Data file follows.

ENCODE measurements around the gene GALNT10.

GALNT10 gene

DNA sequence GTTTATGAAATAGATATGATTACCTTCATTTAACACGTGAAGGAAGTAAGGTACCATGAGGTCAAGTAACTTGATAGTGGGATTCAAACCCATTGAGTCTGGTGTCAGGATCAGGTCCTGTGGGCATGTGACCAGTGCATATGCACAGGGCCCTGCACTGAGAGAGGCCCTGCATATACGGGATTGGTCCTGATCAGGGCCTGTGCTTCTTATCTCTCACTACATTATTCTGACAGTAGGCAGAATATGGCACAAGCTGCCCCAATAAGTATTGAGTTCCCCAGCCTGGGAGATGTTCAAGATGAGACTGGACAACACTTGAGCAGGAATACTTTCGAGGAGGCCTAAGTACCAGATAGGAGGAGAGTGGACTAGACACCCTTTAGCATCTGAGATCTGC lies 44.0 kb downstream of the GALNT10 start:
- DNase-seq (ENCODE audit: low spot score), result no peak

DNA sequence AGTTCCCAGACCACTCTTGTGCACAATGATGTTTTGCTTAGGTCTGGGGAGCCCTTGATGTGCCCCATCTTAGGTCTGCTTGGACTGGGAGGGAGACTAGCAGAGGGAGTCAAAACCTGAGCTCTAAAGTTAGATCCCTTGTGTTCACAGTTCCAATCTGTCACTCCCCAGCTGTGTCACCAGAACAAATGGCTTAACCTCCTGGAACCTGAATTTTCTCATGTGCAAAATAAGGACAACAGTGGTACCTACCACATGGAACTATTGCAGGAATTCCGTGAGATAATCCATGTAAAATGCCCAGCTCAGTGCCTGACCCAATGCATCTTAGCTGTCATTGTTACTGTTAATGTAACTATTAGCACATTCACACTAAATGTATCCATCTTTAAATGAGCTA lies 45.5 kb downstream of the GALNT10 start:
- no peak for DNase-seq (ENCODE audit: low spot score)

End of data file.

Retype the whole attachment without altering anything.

ENCODE measurements around the gene GALNT10.

GALNT10 gene

DNA sequence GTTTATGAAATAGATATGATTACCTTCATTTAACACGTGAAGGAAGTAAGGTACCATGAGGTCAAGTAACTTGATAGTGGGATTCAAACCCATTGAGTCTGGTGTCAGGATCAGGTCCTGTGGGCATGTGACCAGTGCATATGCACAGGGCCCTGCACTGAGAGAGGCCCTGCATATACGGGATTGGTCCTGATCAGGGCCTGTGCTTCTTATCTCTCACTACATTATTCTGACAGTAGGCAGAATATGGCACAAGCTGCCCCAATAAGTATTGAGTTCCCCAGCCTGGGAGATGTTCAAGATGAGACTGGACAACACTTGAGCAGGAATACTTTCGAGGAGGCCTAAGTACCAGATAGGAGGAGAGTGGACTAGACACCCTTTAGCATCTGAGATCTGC lies 44.0 kb downstream of the GALNT10 start:
- DNase-seq (ENCODE audit: low spot score), result no peak

DNA sequence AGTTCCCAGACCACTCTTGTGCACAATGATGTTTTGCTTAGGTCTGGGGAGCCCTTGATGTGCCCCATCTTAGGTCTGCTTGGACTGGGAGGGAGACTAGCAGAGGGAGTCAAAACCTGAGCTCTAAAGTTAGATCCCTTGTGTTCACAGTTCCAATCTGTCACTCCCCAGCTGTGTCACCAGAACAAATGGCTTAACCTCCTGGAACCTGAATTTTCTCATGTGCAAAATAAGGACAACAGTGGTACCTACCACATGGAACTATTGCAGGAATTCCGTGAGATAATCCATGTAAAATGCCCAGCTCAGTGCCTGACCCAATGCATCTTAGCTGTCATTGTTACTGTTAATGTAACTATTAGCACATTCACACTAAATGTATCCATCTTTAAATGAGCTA lies 45.5 kb downstream of the GALNT10 start:
- no peak for DNase-seq (ENCODE audit: low spot score)